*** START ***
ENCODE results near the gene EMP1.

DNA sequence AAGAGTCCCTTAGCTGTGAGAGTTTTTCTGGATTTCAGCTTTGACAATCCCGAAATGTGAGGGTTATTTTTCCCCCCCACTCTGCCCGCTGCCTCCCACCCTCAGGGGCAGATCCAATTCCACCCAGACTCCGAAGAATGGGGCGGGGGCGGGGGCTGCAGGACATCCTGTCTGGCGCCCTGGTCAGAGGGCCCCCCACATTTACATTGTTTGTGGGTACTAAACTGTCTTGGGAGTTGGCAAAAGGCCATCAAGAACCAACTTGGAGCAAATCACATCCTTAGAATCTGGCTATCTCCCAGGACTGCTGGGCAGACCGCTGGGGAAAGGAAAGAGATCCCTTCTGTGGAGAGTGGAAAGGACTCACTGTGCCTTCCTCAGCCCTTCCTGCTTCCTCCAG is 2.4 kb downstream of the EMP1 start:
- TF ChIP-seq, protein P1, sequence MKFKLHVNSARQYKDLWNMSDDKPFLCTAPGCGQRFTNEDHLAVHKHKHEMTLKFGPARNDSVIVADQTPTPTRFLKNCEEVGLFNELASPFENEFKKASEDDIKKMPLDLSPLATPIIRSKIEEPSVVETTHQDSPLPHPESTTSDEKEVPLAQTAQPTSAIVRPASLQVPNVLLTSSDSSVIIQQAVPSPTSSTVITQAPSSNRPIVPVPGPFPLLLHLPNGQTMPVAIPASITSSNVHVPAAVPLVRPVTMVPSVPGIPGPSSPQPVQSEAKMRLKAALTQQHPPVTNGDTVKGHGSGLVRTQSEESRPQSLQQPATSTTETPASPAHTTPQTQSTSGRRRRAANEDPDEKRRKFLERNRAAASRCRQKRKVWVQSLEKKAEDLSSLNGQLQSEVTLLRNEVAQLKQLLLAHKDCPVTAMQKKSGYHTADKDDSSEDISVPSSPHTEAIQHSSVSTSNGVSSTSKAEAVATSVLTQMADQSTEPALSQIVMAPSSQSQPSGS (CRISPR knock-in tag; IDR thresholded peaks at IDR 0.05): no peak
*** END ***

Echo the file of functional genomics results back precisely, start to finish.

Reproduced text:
ENCODE results near the gene EMP1.

DNA sequence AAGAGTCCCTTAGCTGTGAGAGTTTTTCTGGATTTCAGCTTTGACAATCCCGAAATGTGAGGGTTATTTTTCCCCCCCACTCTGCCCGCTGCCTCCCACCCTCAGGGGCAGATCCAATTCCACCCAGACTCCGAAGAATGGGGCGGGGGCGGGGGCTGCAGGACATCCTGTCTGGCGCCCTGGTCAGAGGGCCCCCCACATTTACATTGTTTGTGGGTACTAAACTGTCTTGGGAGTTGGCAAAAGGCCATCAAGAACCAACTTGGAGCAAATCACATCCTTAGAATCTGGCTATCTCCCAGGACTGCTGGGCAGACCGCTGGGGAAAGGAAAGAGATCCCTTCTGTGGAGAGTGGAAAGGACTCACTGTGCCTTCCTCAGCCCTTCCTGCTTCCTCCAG is 2.4 kb downstream of the EMP1 start:
- TF ChIP-seq, protein P1, sequence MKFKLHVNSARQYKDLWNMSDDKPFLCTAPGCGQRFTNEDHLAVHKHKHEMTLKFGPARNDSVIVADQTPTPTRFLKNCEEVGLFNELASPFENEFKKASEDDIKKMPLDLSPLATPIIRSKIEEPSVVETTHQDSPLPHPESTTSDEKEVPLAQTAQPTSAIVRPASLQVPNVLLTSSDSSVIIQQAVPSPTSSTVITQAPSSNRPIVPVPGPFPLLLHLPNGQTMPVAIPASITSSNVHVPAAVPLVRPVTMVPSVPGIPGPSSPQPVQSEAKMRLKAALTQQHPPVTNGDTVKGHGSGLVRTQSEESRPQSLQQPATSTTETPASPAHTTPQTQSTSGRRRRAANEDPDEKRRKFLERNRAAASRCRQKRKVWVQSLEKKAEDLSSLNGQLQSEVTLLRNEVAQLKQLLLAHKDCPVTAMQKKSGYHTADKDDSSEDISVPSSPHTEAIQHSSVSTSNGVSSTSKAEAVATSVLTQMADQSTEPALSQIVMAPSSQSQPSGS (CRISPR knock-in tag; IDR thresholded peaks at IDR 0.05): no peak